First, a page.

High school classrooms become battleground for student competition.
Earning a blue ribbon in her first cooking contest encouraged Sami Henricks to perfect her culinary skills.
A year later, the 12-year-old from Rogue River hasn't logged enough kitchen time to effectively dispatch an onion.
"Is there an easier way of peeling this?" she asks, chipping off the brown, brittle skin bit by bit.
"I'm letting you struggle with it," says 4-H club leader Lynn Gladman.
That's because Sami is immersed in a timed practice session for this weekend's 4-H Food Preparation Contest. Gladman is the mock judge, charged with critiquing Sami's technique and sanitation, which will compose about half of her final score.
"4-H cooking is not like going home and cooking dinner," Gladman says. "They will really concentrate on your efficiency."
Yet Sami's use of a Pampered Chef mini chopper for the onion isn't likely to hamper her success, says Gladman, 4-H's food superintendant. Judges, she says, like to see contestants trying out new pieces of equipment. Sensitive sinuses, however, made Sami's choice an easy one.
"This is horrible," she says, dabbing her eyes with a dish towel.
Sami is one of the approximately 50 members of Jackson County's 4-H clubs who enter the annual event, says Anne Manlove, 4-H agent at the Southern Oregon Research and Extension Center in Central Point. Every 4-H'er participating must complete a post-cooking interview with the judges and set a table. Themes are strongly encouraged.
"There's a lot more going on than learning to prepare a meal," Gladman says.
Some kids take themes to the extreme, Gladman says, describing how one of her club members, a 13-year-old girl, will don a kimono this year while preparing her Asian dishes. In a previous competition, another club member sewed her own Colonial-era costume to wear while cooking an assortment of early American specialities.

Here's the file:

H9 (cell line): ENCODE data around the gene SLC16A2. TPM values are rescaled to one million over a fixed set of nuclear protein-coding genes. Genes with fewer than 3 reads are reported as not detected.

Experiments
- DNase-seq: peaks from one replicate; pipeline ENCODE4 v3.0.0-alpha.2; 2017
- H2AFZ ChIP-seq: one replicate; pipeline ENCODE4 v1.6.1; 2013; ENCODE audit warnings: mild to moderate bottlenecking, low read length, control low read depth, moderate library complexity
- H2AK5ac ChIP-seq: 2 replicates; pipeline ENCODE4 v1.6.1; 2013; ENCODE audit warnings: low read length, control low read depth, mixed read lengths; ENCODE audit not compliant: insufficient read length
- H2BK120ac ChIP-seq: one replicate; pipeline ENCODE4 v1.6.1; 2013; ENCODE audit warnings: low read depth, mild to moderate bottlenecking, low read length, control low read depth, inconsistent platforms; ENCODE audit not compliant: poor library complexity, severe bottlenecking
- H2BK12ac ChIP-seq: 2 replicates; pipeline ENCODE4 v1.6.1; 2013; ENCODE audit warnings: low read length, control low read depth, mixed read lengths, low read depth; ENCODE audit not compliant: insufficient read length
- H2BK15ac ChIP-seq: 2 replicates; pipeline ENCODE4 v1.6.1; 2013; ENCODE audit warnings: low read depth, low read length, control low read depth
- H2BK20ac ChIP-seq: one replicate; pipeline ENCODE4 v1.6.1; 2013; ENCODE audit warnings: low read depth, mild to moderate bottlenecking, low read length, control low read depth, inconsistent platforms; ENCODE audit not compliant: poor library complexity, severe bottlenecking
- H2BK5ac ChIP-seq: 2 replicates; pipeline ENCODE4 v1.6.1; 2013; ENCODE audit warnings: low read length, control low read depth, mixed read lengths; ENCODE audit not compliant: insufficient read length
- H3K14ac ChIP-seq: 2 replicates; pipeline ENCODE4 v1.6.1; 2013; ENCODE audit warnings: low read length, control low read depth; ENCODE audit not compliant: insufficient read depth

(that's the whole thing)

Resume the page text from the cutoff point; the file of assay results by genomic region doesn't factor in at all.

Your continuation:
"It's quite entertaining," Gladman says. "There's always the contestant that forgets the critical ingredient."
Or they forget some necessary piece of kitchen equipment. Each contestant must bring a box of ingredients and supplies, which usually includes just about everything except the kitchen sink. The only items provided for contestants' use are the stove, oven, microwave and refrigerator.
"You'd be surprised how much equipment you have to haul," says Crystal Gierloff, whose 12-year-old daughter, Madison, and 10-year-old son, Pierce, are competing.
"There's no fall-back."
Pierce Gierloff, a fourth-grader at Mae Richardson Elementary School in Central Point, is among the contest's youngest competitors and the growing number of boys participating. About a third of contestants are boys, Gladman says, an enormous increase from the 1960s and '70s when she participated locally in 4-H.
"Everybody eats; everybody needs to cook," she says.
Boys have proven, too, that they cook with the best. Gladman's son John, now 18, was several times a grand champion with his farm-to-table pot pie, incorporating meat from a rabbit he raised and adapted from a recipe for rabbit stew.
"He probably cooks better than most girls his age," Gladman says.
Recipes also have become more elaborate over the years, says club leader Tamara Hammond, who recalls fixing scrambled eggs with cheese as a 4-H'er in the 1970s and '80s.
"It's pretty intense now compared to then," says Hammond, whose 13-year-old daughter, Rozi, is competing for the fourth year.
Nutrition, Hammond says, also has become a more prominent factor, for which information is readily available on the Internet.
"They have a lot more resources at their fingertips than we did in the '70s."
Coho salmon, T-bone steak, chocolate souffle and spinach calzone baked in homemade dough are just a few dishes on this weekend's menu. Provided contestants complete their recipes, judges sample the results, leaving plenty left over for contest observers.
"That's the good part," Rozi Hammond says.
Reach reporter Sarah Lemon at 776-4487, or e-mail firstname.lastname@example.org.